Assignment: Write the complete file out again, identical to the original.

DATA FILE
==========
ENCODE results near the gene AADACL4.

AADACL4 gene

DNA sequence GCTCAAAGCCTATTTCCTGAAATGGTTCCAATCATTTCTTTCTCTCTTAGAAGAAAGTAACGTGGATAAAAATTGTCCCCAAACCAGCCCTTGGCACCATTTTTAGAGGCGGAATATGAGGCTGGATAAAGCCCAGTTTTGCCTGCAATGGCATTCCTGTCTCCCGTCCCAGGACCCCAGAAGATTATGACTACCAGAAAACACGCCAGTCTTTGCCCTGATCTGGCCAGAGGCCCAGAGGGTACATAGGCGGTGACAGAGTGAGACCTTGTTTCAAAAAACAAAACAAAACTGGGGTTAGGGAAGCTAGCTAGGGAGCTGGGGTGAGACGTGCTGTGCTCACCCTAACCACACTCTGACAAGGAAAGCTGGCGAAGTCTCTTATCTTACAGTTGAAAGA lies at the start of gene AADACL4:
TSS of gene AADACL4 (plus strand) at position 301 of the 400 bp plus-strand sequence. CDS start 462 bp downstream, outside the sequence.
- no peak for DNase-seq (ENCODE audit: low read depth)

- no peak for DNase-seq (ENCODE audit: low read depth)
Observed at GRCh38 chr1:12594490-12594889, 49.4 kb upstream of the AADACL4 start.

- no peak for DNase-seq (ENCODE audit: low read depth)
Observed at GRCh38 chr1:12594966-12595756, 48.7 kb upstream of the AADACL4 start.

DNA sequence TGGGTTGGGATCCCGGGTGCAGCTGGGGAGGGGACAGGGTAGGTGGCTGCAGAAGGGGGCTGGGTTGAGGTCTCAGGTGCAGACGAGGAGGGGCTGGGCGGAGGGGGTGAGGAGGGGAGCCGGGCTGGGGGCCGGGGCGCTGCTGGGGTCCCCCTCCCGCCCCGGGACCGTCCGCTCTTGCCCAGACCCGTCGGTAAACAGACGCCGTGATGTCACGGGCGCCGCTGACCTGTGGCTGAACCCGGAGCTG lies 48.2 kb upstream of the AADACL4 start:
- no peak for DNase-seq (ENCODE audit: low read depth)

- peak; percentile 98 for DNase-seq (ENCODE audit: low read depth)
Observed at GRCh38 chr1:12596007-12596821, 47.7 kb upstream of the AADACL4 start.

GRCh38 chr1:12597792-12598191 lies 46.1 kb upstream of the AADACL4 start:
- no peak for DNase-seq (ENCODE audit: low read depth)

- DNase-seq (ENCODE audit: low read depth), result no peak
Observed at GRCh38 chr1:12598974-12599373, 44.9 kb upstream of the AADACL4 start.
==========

ENCODE results near the gene AADACL4.

AADACL4 gene

DNA sequence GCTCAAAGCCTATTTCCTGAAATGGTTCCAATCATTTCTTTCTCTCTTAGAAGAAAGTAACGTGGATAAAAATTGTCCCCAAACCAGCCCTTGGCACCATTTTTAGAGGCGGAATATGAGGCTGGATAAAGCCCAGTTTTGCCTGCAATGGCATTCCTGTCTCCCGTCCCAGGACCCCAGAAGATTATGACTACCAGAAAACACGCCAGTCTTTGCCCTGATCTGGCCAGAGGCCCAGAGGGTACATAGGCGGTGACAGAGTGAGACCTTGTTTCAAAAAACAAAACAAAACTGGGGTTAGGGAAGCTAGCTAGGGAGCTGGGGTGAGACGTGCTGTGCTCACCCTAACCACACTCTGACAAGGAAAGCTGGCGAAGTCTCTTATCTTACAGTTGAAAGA lies at the start of gene AADACL4:
TSS of gene AADACL4 (plus strand) at position 301 of the 400 bp plus-strand sequence. CDS start 462 bp downstream, outside the sequence.
- no peak for DNase-seq (ENCODE audit: low read depth)

- no peak for DNase-seq (ENCODE audit: low read depth)
Observed at GRCh38 chr1:12594490-12594889, 49.4 kb upstream of the AADACL4 start.

- no peak for DNase-seq (ENCODE audit: low read depth)
Observed at GRCh38 chr1:12594966-12595756, 48.7 kb upstream of the AADACL4 start.

DNA sequence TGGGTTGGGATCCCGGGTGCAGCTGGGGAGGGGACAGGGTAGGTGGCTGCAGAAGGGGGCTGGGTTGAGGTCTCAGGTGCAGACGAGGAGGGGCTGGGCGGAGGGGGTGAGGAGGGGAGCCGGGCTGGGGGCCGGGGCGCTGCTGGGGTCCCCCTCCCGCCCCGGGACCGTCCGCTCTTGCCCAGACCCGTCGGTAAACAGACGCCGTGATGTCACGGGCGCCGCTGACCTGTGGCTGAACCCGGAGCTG lies 48.2 kb upstream of the AADACL4 start:
- no peak for DNase-seq (ENCODE audit: low read depth)

- peak; percentile 98 for DNase-seq (ENCODE audit: low read depth)
Observed at GRCh38 chr1:12596007-12596821, 47.7 kb upstream of the AADACL4 start.

GRCh38 chr1:12597792-12598191 lies 46.1 kb upstream of the AADACL4 start:
- no peak for DNase-seq (ENCODE audit: low read depth)

- DNase-seq (ENCODE audit: low read depth), result no peak
Observed at GRCh38 chr1:12598974-12599373, 44.9 kb upstream of the AADACL4 start.